Getting Started with Air Dry Clay

Getting Started with Air Dry Clay main article image
Posted on June 11, 2021 by Julie Richards
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What is Air-Dry Clay?

The first thing you need to know when you get started with air dry clay is that it does not need baked or fired in a kiln to hold its shape. Air dry clay only needs to dry naturally once you create something with this soft, pliable material. It is marketed under many different names from several manufacturers. The packaging will specifically state that the product only needs to dry in the open air.

You will also notice that the storage container or bag is often air-tight to hold the moisture in. If the air-dry clay is exposed to open air, it will dry out and become extremely hard. This means that the remaining clay in the container or bag is rendered useless. Always remember to securely close the container or plastic bag once you remove the air-dry clay with which you want to work.

Glossary

These are some terms you should be familiar with when getting started with air-dry clay:

  • Slip – A 3 to 1 ratio of clay to water that produces a mixture similar in texture to heavy whipping cream. Slip is used to bond pieces of air-dry clay together. It also helps to smooth the edges of your clay piece.Slip
  • Coil—A section of air-dry clay formed by rolling a piece of the clay between your hands and a flat surface to create a rope with an even thickness from end to end. (Often used to make coiled pots)

coil

  • Slab—An evenly cut square or rectangle of air-dry clay, no thicker than ¼ inch.

    slab

  • Score (scoring)—Make hash marks on the surfaces of air-dry clay pieces that you want to join together.

    scoring

  • Conditioning—Kneading the air-dry clay to make it pliable.
  • Pinching—Using your fingers to pinch the air-dry clay into the shape you want.

Tools

You do not need expensive tools when getting started with air-dry clay. You need something to roll out the clay. This can be a rolling pin, a dowel rod or any smooth, round cylinder that will create a flat, smooth surface to make slabs.

Another item that comes in handy is a sharp knife to make clean cuts in the air-dry clay. You will use this tool to score the air-dry clay when you join pieces together.

It is good to have wax paper or a sheet of plastic to protect your work surface when getting started with air-dry clay. You want a smooth, flat surface to work on. And you need to know that the air-dry clay leaves a white film on the surface you are working on that can be a little difficult to clean up. The plastic or wax paper keeps the film off the work surface.

You may want to have a soft sponge sitting in a small bowl of water. Use the sponge to wipe down your project to get a smooth surface. The sponge also removes any crumbs from the clay that may build up when making your project.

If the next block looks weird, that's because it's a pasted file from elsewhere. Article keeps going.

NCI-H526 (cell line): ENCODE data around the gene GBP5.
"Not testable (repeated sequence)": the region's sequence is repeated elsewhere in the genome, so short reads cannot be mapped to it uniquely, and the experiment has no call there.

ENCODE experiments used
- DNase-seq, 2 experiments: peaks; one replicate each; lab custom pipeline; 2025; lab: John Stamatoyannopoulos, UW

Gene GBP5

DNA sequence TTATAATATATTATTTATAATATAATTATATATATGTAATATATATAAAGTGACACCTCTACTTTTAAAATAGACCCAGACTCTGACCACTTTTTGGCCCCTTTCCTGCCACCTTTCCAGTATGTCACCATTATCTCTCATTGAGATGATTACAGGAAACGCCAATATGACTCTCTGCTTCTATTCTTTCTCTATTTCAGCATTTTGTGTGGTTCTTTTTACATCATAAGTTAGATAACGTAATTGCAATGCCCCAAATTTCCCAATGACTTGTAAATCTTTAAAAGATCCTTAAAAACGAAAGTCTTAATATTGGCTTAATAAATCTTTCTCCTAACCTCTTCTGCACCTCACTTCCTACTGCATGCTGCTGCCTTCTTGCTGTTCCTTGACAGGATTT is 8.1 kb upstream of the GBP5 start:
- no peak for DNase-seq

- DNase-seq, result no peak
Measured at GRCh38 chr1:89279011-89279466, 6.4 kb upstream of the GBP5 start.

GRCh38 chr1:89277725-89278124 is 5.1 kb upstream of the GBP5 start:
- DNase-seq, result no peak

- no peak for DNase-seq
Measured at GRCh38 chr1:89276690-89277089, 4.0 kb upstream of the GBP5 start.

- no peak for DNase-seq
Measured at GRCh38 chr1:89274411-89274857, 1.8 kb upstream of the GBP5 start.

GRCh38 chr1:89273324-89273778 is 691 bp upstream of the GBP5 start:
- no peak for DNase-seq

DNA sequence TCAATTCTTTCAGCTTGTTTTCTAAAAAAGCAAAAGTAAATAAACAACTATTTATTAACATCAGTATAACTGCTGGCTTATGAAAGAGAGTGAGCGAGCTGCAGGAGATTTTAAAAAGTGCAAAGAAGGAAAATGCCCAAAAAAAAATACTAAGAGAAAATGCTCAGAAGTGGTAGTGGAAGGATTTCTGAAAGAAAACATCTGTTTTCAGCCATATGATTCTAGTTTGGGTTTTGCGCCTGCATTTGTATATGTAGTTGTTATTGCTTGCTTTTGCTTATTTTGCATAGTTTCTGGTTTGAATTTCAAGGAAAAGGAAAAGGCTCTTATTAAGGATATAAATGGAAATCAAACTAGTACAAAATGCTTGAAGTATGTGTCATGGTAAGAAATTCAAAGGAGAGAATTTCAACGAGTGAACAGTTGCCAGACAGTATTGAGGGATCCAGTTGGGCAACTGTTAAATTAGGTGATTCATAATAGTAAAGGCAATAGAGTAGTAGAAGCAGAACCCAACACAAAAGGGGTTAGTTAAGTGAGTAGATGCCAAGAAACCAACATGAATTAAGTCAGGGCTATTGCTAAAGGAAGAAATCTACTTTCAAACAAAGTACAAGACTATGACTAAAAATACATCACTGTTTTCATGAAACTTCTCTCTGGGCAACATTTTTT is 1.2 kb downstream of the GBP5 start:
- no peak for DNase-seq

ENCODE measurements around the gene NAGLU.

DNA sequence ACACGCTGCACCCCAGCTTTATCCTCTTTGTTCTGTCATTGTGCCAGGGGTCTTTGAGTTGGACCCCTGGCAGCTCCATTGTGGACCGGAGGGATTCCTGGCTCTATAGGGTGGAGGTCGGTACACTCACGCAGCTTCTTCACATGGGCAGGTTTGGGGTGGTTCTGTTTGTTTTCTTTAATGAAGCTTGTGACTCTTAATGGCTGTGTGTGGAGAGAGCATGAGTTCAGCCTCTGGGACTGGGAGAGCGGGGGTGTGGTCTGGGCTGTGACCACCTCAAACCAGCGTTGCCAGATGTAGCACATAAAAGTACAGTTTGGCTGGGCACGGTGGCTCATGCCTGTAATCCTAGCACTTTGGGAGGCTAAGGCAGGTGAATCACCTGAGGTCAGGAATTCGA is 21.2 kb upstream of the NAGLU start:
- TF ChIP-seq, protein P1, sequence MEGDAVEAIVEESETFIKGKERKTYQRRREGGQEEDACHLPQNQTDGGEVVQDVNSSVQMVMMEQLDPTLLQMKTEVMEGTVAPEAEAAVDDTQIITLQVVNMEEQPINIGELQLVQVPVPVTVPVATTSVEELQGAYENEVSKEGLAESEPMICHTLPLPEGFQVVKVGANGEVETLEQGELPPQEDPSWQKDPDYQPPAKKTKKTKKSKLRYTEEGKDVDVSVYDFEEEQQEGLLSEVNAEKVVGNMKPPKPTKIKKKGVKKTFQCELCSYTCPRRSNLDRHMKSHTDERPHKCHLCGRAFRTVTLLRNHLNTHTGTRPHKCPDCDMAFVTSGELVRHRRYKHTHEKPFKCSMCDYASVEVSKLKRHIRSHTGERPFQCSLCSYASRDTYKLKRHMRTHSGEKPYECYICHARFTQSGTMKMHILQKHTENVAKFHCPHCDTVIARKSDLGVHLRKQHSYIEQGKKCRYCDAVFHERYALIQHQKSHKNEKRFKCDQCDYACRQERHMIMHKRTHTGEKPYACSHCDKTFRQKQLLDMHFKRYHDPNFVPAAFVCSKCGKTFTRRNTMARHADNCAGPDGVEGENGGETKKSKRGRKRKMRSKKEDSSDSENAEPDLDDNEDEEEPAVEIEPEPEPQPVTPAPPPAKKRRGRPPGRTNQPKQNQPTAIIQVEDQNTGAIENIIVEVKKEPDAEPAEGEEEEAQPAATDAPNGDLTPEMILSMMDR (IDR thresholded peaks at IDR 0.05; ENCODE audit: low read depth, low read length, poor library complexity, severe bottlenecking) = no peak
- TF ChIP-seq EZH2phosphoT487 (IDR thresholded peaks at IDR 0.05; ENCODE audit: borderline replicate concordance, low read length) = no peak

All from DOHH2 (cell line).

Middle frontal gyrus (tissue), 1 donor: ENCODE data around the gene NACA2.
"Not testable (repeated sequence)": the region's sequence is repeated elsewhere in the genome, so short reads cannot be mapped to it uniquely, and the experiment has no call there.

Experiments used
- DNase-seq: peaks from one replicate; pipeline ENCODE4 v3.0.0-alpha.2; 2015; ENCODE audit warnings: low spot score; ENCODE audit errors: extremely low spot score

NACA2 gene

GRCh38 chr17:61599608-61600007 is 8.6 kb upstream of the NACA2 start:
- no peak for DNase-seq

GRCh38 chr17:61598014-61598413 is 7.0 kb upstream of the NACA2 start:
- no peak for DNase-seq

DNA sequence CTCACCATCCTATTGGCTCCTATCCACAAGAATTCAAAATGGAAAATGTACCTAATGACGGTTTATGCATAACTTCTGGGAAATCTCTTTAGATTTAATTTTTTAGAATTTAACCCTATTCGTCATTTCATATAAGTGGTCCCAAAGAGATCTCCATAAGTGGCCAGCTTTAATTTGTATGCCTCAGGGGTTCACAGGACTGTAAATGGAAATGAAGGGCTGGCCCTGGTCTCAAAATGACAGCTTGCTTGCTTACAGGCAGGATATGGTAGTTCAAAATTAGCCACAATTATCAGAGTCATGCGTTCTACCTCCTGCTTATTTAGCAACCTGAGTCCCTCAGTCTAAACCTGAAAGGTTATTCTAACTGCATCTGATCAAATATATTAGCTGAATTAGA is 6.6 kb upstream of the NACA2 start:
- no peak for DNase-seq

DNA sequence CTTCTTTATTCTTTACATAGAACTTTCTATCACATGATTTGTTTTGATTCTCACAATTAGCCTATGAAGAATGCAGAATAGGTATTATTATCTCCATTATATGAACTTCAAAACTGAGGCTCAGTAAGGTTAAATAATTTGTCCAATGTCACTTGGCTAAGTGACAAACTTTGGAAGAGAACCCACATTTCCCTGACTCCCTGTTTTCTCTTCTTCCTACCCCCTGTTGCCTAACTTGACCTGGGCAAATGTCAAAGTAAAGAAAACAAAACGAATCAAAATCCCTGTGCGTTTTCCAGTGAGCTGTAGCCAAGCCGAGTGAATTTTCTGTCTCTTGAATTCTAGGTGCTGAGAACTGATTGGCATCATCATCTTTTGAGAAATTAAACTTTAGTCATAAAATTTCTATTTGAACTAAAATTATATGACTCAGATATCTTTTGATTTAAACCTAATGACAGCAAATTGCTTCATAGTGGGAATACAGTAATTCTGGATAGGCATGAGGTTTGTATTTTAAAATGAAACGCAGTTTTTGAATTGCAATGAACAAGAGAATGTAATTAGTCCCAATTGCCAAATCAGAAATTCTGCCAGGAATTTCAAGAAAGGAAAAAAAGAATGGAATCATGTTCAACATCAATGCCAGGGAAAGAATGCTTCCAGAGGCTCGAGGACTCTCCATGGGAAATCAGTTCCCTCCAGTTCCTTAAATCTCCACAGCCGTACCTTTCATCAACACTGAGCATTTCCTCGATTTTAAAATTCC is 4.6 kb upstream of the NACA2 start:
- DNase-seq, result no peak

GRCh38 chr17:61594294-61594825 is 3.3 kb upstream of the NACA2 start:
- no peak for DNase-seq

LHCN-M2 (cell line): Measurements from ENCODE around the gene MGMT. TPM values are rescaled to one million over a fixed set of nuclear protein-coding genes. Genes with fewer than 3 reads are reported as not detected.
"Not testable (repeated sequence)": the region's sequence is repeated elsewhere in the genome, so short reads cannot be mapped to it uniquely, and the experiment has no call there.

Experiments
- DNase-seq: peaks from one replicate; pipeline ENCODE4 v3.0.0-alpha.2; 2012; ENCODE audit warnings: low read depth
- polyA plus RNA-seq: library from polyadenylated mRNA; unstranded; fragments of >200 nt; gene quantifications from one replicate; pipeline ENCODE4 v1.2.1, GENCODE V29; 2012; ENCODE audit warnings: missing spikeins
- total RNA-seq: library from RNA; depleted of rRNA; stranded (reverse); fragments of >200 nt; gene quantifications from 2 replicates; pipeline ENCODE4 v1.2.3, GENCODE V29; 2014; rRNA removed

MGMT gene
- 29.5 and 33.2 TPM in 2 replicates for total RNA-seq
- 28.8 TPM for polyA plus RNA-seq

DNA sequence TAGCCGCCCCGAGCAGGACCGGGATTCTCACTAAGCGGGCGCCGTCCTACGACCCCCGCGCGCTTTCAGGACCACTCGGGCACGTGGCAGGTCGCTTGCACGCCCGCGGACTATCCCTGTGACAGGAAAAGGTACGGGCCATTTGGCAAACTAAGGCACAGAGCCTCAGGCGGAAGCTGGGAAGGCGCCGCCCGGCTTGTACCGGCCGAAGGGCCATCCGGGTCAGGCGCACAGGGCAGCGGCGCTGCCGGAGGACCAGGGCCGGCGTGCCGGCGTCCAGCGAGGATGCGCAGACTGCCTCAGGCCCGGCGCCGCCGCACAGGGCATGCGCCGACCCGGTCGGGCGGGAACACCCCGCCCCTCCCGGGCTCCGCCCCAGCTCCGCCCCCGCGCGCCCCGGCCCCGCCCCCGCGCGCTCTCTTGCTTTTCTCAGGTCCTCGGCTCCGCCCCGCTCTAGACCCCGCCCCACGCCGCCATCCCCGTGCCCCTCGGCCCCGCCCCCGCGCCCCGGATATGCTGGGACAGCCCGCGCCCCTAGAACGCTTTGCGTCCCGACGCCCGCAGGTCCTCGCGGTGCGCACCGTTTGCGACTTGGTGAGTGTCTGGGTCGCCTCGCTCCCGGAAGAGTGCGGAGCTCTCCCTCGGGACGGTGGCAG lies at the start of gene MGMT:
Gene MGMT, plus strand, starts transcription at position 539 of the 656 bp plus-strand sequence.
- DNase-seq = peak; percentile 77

Avoiding Cracks

Air-dry clay will crack and break if it does not dry evenly. For this reason, you must keep the thickness of your pieces consistent. It is best to keep the thickness of your pieces to ¼ inch or less. The air-dry clay dries more quickly and evenly.

Do not use a heat tool or set your project in direct sunlight to speed up the drying time. This distributes uneven heat over the project. Since air-dry clay shrinks as it dries, any clay pieces that dry more quickly than others can break off or crack away from the rest of the project.

Shrinkage

When you are getting started with air-dry clay, remember that the clay contains water. As the clay dries, the moisture evaporates causing the air-dry clay to shrink. Always keep this in mind when you create a piece that must be a certain size. To determine how much your air-dry clay shrinks, it is best to start with a test piece. Once you do this, you will have an idea of how big you need to make your finished project.

Joining Pieces

It is simple to join two pieces of air-dry clay together to form beautiful creations. As you are getting started with air-dry clay you need to know that each piece you want to join together must be scored at the joint. Once the pieces are scored, dampen the score marks ever so slightly with a moistened finger and hold the pieces together until the bond is secure. If you are joining larger pieces together, like a head to a body, you may want to use toothpicks as well as scoring the joints.

Colors

You may notice when getting started with air-dry clay that most of the brands available are either white or an off-white color. If you want to add color to your air-dry clay project, you have a couple of options.

You can add acrylic paint, one drop at a time, to the moist clay before you start creating your project. It is important to add one drop at a time to avoid the clay becoming too moist and causing drying problems.

You can use food coloring to tint the air-dry clay. Again, add one drop at a time to avoid adding too much moisture to the clay.

The option I prefer is painting the project once the air-dry clay is completely dry. The paint will not absorb into the clay and the colors remain vibrant. Once the paint is dried, I apply a sealant which protects the paint and my project.

Sealant

It is important to use a sealant on air-dry clay pieces. This protects the air-dry clay from moisture that could cause your project to deteriorate over time. A clear varnish spray works well. The spray sealant can be glossy or matte finish, depending on the desired look.

Working with air-dry clay is very relaxing. You can create beautiful pieces of jewelry or little trinket boxes. It is also a great way to spend some time with the children on a rainy afternoon. I hope this information helps you when you are getting started with air-dry clay.


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